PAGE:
31 Dec “Our Revanchist Foe” by Stephen Hutchins
I like words. Words help me communicate more accurately. They also help me understand and gain a better grasp of what is being said or written by others. The more words you know, the greater your capacity will be to communicate and appreciate what is being said back to you. Think about how the words “propitiation” and “justification,” as you’ve come to learn their meanings, have deepened your own appreciation for your salvation.
I met a new word. I like learning new words. When I encounter them, I usually look up their definitions, which is a habit induced by an uber-zealous English teacher deep in my past. Recently I encountered a word heretofore unknown to me: “revanchist” or “revanchism.”
If you follow the news, you may have noticed that some media outlets have dusted off this dormant term to describe the hostile initiatives of Vladimir Putin in the Crimean Peninsula and eastern Ukraine. Without turning this into a history lesson, the word is derived from the French word “revanche” (revenge) and generally has been applied to refer to a country’s will to reverse previous territorial losses via hostile acts of aggression (i.e. war). If you’re a student of world history, consider France and Germany’s tug of war over the territory of Alsace-Lorraine as one example of revanchism. A biblical example might include the Philistines and the serial battles they fought against Israel and (later) Judah from almost the time the Israelites entered the land of Canaan to just before their captivity to Babylon.
Another biblical example? How about Satan and his war with God. I would suggest that all of biblical history, from the Fall to his ultimate fall, could be understood as Satan’s revanchist attempts to regain lost territory. The Old Testament is replete with the wreckage of lost souls, spiritual failure, and ruined lives, the casualties of the enemy’s revanchist war against God’s plan.
It’s hard not to view Herod’s slaughter of untold innocents in the aftermath of our Savior’s birth as a direct, frontal assault of Satan on the Kingdom of God and His plan to redeem a people for Himself. Satan’s M.O. in this regard is not only wholesale; it’s personal as well. Remember Jesus’ ominous warning to Peter that “Satan has asked to sift you as wheat…”? Sounds revanchist to me. Peter was “lost territory” that he wanted back. Fortunately for Peter, and despite his subsequent spiritual defeats, he knew the Savior who would seal Satan’s demise within hours.
Maybe Peter recalled this experience when, inspired by the Holy Spirit, he wrote to us to “Be alert and of sober mind. Your enemy the devil prowls around like a roaring lion looking for someone to devour.” (1 Peter 5:8) If you belong to Jesus, you have a target on your back. You’re actually “lost territory” to him and although you’re forever lost to him, he wants you back and his tactics aren’t for the feint of heart if Peter’s metaphor is to be fully appreciated.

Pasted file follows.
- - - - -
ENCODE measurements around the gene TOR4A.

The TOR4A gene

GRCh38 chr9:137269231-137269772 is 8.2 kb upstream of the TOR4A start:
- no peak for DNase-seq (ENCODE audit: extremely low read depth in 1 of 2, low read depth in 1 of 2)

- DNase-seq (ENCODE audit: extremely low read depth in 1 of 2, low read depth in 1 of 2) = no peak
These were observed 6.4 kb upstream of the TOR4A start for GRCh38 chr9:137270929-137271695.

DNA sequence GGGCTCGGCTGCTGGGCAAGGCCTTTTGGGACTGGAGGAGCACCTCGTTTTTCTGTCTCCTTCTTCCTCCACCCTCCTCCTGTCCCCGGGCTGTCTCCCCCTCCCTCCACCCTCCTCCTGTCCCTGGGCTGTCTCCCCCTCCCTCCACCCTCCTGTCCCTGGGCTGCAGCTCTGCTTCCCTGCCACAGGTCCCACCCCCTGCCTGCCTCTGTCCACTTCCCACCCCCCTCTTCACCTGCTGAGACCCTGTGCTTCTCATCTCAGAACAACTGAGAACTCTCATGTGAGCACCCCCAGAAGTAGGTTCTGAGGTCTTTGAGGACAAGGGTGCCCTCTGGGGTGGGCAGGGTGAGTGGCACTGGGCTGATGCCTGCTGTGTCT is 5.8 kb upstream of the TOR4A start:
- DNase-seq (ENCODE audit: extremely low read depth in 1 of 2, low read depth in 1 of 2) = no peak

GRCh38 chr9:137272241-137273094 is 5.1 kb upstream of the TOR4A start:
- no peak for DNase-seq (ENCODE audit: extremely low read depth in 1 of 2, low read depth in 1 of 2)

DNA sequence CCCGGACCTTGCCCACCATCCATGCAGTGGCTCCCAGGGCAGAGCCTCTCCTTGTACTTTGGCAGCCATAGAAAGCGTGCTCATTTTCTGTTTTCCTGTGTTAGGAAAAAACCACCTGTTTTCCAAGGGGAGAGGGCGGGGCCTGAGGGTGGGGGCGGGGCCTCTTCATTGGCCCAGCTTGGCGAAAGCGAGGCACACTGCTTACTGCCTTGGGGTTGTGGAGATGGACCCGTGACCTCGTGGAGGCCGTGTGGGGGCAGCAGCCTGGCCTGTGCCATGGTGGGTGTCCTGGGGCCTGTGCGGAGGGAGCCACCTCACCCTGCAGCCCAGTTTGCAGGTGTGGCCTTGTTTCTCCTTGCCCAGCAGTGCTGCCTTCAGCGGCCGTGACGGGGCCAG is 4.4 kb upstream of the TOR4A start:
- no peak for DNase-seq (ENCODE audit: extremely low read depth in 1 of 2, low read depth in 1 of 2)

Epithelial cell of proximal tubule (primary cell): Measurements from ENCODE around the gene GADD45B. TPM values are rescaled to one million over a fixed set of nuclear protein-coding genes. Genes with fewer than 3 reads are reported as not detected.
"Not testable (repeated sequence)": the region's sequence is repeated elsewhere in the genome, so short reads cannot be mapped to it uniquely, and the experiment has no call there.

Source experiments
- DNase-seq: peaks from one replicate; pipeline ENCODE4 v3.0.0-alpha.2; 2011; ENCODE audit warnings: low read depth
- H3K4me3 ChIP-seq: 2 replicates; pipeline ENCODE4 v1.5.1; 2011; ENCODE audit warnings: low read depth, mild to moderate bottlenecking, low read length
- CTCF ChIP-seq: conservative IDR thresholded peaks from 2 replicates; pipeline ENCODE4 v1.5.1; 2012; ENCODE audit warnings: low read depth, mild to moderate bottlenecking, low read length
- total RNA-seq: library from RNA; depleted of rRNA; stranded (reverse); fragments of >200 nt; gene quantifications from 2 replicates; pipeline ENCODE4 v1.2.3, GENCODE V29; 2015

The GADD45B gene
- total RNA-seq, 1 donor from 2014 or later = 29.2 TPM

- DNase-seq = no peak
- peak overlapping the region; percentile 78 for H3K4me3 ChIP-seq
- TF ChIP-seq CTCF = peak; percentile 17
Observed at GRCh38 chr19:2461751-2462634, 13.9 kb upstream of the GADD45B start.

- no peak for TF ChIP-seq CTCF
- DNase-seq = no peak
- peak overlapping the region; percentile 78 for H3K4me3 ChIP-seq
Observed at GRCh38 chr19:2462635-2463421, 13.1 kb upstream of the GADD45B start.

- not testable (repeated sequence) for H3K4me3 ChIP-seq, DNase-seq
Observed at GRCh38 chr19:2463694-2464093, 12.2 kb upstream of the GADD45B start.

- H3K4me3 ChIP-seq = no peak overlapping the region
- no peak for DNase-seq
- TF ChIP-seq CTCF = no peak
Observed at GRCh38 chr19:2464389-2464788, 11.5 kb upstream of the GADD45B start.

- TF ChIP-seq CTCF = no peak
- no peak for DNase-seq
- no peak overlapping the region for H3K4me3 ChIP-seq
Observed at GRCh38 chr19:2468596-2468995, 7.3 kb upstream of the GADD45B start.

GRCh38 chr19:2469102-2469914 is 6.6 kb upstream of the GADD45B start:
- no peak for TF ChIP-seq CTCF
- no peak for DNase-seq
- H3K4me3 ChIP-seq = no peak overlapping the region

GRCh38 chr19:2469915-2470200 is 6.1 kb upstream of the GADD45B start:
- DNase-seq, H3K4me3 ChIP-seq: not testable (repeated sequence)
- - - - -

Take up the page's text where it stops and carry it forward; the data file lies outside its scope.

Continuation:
Notwithstanding my visits to Disney’s Animal Kingdom, I’ve never seen a lion in action in the wild. I have seen our cat Xerxes in action in our backyard, though, stalking his prey and attempting to upset the whole ecosystem of Sctiuate, RI with his murderous ways. I don’t think a lion’s methodology is all that dissimilar to Xerxes’ and that’s how Peter describes Satan’s approach towards you.
The good news (and without segueing into a lengthy discussion about the Christian’s weapons in spiritual warfare which would surely send me over my 1000 word limit) is that Jesus has already secured our victory and has given us the power in His Holy Spirit to combat our enemy, the evil one. Peter reminds us that we not only need to be aware of the danger of Satan’s revanchist ways but to resist him (1 Peter 5:8-9) also; and James adds on to that promise that when we do (i.e. resist him), he will flee from us. Sounds like a plan.
Another benefit of learning new words is that they enhance your ability to worship. The hymn writer longed for “…one thousand tongues to sing [his] great Redeemer’s praise, the glories of [his] God and King, the triumphs of His grace…” Well, I don’t think any of us will be learning that many languages in this life but 1000 words? That’s somewhat more achievable. New words, whether in your native tongue or some other one, can help you towards that goal of expressing yourself in fresh ways in worship. And worship is a great way to resist our revanchist foe.